Interactive learning is a foundational theory of language acquisition that has had a profound influence on many approaches/methods in TESOL. By foundational it is meant that teaching in an interactive is an assumption for ensuring language acquisition.
This post will explain what interactive learning is as well as ways in which it is used in the TESOL classroom.
The technical term for interactive learning is the interaction hypothesis developed by Michael Long. This hypothesis proposes that input and output in language. As students engage with each other both in written and oral ways there communication skills will improve. This off course is obvious for most of us but credit must still be given when someone takes what is obvious and becomes the first to note it in the literature.
Communication is viewed as a negotiation between two or more people. This experience of back and forth is where language skills are developed.
Traits of Interactive Learning
If a teacher is a proponent of interactive learning. It is possible you will see one or more of the following experiences in their classroom.
- Majority of the learning happening in groups or pairs
- Generating authentic language using real-world activities
- Back and forth negotiated speaking
- Tasks that prepared students to communicate outside the classroom
This is just a partial list of learning experiences that take place in an interactive learning classroom. The primary take away may be that it would be rare for students to work alone and or spend a great deal of time listening to lectures or on non-authentic assignments.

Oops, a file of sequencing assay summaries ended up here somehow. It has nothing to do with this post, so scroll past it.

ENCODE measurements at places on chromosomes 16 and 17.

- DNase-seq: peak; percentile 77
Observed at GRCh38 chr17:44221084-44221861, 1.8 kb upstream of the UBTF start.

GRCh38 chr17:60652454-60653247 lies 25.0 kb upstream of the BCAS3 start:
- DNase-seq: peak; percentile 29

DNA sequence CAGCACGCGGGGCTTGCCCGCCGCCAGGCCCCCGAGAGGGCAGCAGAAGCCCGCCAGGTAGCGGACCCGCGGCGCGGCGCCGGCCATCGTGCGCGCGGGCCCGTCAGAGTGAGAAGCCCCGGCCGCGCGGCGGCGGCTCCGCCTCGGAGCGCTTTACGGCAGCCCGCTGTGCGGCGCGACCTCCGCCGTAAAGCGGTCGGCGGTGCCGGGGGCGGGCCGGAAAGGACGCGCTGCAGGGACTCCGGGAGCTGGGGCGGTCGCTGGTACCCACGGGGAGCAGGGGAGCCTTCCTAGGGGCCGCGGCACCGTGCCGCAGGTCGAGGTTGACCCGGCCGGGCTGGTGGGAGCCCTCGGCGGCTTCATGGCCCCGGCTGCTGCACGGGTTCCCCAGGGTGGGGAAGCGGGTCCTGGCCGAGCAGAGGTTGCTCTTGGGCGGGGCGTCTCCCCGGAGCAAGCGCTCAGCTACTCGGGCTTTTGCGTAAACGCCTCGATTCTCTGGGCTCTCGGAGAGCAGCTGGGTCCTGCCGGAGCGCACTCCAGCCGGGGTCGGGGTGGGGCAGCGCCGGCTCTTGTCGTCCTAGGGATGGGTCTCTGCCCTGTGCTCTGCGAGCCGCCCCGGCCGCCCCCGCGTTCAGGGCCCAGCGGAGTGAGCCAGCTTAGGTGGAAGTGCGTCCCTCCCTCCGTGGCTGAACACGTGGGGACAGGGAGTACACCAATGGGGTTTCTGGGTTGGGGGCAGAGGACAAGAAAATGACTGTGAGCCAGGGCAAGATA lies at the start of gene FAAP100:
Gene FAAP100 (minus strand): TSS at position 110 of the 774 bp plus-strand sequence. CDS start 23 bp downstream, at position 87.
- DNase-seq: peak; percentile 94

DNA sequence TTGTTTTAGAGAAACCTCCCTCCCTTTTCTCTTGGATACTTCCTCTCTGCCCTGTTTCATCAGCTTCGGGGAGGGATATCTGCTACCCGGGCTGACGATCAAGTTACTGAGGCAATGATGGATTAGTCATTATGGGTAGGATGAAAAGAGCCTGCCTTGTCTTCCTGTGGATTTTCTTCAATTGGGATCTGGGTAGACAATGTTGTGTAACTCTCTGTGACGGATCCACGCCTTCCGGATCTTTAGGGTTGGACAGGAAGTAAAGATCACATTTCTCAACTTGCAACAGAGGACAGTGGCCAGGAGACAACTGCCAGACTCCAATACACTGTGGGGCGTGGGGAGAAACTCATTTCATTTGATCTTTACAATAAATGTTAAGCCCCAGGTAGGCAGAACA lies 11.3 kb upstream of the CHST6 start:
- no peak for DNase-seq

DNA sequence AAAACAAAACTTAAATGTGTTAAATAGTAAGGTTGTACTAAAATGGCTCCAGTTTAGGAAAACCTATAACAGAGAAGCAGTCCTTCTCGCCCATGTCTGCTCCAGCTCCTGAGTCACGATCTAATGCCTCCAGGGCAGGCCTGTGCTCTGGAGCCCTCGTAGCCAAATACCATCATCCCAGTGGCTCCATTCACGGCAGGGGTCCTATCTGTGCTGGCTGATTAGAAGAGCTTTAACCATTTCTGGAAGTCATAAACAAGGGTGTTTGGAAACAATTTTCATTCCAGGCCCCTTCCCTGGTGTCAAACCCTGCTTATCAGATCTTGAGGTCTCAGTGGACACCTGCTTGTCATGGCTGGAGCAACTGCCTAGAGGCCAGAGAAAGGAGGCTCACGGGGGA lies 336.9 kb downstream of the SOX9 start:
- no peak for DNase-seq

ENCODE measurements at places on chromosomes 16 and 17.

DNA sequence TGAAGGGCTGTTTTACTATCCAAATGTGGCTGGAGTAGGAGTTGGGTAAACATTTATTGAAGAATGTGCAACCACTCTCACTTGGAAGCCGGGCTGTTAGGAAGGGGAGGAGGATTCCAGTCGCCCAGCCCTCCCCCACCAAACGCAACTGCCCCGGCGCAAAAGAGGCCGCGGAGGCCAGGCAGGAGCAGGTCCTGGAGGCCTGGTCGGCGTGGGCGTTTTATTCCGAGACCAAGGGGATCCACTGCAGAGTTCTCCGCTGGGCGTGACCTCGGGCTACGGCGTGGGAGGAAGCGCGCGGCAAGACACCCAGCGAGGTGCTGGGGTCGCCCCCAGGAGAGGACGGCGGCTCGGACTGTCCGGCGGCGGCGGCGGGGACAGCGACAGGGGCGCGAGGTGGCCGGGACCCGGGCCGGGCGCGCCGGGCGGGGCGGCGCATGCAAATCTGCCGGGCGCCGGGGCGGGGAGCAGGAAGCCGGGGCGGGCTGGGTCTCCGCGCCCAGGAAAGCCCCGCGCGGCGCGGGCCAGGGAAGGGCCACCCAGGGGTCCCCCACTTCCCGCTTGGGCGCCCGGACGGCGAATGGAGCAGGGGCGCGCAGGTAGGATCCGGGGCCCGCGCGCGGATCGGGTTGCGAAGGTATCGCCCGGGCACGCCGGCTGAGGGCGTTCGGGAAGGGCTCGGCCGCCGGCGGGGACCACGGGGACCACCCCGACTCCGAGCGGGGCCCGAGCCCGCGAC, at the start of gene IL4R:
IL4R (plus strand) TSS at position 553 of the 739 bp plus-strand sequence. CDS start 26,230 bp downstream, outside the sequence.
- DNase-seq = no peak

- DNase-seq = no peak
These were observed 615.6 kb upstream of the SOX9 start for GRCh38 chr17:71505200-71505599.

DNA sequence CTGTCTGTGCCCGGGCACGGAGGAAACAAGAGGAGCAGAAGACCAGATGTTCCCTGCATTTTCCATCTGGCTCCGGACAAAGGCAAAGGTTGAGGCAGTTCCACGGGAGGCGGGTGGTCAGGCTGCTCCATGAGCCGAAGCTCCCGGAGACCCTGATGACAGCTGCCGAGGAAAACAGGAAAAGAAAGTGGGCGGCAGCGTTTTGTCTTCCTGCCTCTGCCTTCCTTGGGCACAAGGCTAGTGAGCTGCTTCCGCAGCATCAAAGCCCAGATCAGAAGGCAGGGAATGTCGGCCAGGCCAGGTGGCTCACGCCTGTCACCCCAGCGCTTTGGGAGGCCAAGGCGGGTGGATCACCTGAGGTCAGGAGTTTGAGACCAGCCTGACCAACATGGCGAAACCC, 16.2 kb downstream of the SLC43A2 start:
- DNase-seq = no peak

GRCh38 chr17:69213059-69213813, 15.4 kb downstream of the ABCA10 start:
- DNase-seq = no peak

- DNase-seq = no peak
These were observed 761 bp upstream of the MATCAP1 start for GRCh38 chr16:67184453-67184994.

Approaches/Methods Influenced by Interactive Learning
The majority of approaches/methods developed in the latter half of the 20th have been partial are fully influenced by interactive learning. Communicative Language Teaching is completely about interaction. Cooperative language teaching is also highly interactive. Community language learning is also heavily influenced by interaction.
Other approaches/methods may or may not be interactive. Examples include Whole Language, Competency-Based Language Teaching, Text-Based Instruction, and Task-Based instruction. If any of these were to incorporate interactive activities it would be at the discretion of the teacher.
Interactive learning is perhaps the dominant foundational theory of language teaching in TESOL today. The majority of approaches/models are at least sympathetic to learning a language in this manner. As such, a language teacher should at least be familiar with this theory or perhaps consider incorporating these characteristics into their teaching philosophy